Israeli media footage of journalists embedded with IDF troops this week showed that most of the neighborhood is now reduced to rubble, with deep craters caused by Israeli airstrikes. Tzuri told Fox News Digital there were tunnel shafts in nearly every location.
“It looks like all of Hamas’ money goes either to their leaders or to terror,” he said.
Michael Nahum, chief operating officer of the Center for Peace Communications, a D.C.-based think tank, told Fox News Digital, “The more lavish homes in Khan Younis belonged to Hamas stalwarts and their families, many of whom are originally from there.
“The corruption of Hamas’ leadership class has been an open secret for years.”
He said Moaz Haniyeh, son of Hamas political bureau chairman Isma’il Haniyeh, even had a nickname of Abu al-Aqarat — Father of Properties — for his extensive real estate holdings in Gaza made possible by his father’s influence. Haniyeh, who lives in Qatar, is said to be worth billions.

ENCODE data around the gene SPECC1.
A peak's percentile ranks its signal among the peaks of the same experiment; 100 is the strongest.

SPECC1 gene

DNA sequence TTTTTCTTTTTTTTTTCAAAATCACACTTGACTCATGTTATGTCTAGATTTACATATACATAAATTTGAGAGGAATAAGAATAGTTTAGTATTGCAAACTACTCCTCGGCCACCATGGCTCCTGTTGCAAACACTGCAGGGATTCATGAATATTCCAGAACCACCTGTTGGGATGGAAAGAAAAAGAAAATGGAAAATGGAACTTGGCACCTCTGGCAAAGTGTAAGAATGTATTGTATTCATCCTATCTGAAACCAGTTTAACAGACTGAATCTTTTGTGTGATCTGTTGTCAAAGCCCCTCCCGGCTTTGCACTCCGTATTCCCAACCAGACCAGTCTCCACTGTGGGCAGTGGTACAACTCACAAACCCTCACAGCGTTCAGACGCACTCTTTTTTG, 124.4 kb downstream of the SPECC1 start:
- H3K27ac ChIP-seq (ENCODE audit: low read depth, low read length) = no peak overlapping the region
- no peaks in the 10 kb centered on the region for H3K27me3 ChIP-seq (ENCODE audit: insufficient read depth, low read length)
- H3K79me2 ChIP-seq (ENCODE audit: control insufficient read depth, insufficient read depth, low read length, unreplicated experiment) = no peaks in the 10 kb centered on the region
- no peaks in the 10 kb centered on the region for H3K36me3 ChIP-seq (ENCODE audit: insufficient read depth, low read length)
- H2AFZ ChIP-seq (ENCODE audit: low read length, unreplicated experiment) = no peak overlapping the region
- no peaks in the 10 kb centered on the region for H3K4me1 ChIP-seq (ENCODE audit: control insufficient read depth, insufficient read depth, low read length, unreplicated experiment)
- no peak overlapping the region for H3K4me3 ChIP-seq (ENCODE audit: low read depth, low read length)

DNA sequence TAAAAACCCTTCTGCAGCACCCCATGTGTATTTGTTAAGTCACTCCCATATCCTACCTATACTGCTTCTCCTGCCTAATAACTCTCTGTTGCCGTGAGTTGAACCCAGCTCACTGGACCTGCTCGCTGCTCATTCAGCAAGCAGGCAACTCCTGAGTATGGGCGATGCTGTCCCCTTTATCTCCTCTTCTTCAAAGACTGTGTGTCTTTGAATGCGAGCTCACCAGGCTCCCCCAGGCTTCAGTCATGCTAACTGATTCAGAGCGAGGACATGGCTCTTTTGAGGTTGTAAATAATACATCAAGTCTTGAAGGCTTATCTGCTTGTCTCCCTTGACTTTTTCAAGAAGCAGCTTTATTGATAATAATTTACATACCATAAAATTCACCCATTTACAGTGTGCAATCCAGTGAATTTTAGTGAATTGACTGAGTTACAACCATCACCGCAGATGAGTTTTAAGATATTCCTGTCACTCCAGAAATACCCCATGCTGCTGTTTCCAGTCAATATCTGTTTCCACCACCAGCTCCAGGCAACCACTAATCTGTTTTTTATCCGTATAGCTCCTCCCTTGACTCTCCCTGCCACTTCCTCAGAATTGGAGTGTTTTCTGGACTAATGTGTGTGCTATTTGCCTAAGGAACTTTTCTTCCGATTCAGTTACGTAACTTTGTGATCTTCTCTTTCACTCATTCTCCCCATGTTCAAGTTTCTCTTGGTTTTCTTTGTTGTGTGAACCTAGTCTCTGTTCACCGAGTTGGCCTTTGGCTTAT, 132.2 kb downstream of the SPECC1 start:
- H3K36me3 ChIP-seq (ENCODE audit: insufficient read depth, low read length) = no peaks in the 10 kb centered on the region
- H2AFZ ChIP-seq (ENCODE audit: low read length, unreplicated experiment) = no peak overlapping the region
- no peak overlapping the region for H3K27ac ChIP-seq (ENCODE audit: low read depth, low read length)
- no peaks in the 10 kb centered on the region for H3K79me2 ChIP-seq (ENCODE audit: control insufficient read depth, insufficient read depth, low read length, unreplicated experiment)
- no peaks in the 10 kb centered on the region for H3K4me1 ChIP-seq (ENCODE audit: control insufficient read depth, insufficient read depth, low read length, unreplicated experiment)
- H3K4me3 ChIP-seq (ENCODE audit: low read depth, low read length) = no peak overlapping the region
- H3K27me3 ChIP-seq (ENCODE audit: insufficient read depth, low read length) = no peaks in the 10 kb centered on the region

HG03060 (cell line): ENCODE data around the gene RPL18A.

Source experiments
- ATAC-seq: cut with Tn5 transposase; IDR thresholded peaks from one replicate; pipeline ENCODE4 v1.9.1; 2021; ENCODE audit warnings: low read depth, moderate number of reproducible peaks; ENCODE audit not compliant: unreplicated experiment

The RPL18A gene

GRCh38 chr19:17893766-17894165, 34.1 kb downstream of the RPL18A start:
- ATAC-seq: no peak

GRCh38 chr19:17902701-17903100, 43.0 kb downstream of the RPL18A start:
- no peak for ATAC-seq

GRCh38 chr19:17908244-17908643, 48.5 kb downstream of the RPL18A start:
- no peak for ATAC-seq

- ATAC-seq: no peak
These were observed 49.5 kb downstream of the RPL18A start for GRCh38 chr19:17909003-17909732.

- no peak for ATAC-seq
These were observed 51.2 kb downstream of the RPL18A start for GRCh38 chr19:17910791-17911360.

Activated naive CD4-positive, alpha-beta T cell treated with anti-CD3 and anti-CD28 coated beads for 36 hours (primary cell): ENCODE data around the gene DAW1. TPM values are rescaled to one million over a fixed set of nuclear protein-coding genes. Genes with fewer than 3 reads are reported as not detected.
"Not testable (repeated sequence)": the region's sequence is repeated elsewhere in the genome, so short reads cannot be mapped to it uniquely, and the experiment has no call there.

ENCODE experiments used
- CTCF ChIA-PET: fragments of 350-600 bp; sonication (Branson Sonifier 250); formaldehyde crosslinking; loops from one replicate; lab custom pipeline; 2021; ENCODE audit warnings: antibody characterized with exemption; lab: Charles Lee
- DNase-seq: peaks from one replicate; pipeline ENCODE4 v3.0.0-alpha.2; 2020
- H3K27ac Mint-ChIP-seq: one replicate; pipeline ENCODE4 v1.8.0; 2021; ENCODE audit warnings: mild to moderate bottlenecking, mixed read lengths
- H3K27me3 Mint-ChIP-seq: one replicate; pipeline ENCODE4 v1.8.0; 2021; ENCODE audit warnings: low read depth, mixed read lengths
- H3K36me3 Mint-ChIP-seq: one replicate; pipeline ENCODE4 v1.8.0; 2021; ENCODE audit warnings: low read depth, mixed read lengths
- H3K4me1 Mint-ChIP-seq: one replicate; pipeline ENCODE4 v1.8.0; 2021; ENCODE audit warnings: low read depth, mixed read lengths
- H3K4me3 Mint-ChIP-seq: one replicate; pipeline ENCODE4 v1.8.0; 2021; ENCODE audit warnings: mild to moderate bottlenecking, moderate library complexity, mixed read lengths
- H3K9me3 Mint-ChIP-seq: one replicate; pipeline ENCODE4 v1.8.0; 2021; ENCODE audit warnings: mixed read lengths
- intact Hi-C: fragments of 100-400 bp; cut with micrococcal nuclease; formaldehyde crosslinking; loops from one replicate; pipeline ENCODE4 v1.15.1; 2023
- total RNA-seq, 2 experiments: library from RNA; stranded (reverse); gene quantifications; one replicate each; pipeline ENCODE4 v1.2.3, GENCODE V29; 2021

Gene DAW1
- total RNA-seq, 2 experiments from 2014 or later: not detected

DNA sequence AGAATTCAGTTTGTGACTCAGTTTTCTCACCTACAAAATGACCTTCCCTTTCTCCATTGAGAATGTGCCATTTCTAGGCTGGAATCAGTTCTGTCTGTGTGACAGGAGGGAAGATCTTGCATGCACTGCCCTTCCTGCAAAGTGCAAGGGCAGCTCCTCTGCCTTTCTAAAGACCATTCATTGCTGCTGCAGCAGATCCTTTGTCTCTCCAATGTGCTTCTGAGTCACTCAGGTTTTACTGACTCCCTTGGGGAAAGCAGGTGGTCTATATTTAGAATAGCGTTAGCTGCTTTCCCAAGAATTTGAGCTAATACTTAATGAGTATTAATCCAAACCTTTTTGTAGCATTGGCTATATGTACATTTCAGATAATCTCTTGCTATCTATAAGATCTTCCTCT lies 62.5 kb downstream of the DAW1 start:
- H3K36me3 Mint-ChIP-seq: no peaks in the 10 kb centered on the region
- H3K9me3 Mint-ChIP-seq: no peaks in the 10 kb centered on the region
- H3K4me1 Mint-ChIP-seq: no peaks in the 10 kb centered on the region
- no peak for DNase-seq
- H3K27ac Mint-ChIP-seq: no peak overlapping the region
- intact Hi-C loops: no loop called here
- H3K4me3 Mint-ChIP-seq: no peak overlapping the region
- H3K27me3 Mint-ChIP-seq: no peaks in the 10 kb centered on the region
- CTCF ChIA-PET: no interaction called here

According to Nahum, Hamas leaders began building their power — and their wealth — almost as soon as they seized power over the Palestinian enclave in 2007, forcing out members of the rival Fatah political party in a violent coup.
Facing isolation as a U.S. and Israel-designated terror organization, Hamas began building a network of smuggling tunnels under its southern border with Egypt. By 2012, Nahum said, the group was transferring half a billion dollars in goods annually and exacting “import duties” in excess of 14.5%.
“As one smuggler put it, the choice was to pay Hamas ‘or get shot in the legs,’” said Nahum, adding that, even with growing poverty and a dire humanitarian situation in Gaza, “Hamas imposed a range of taxes on its people to fund an opaque budget, even the purpose of which is secret.”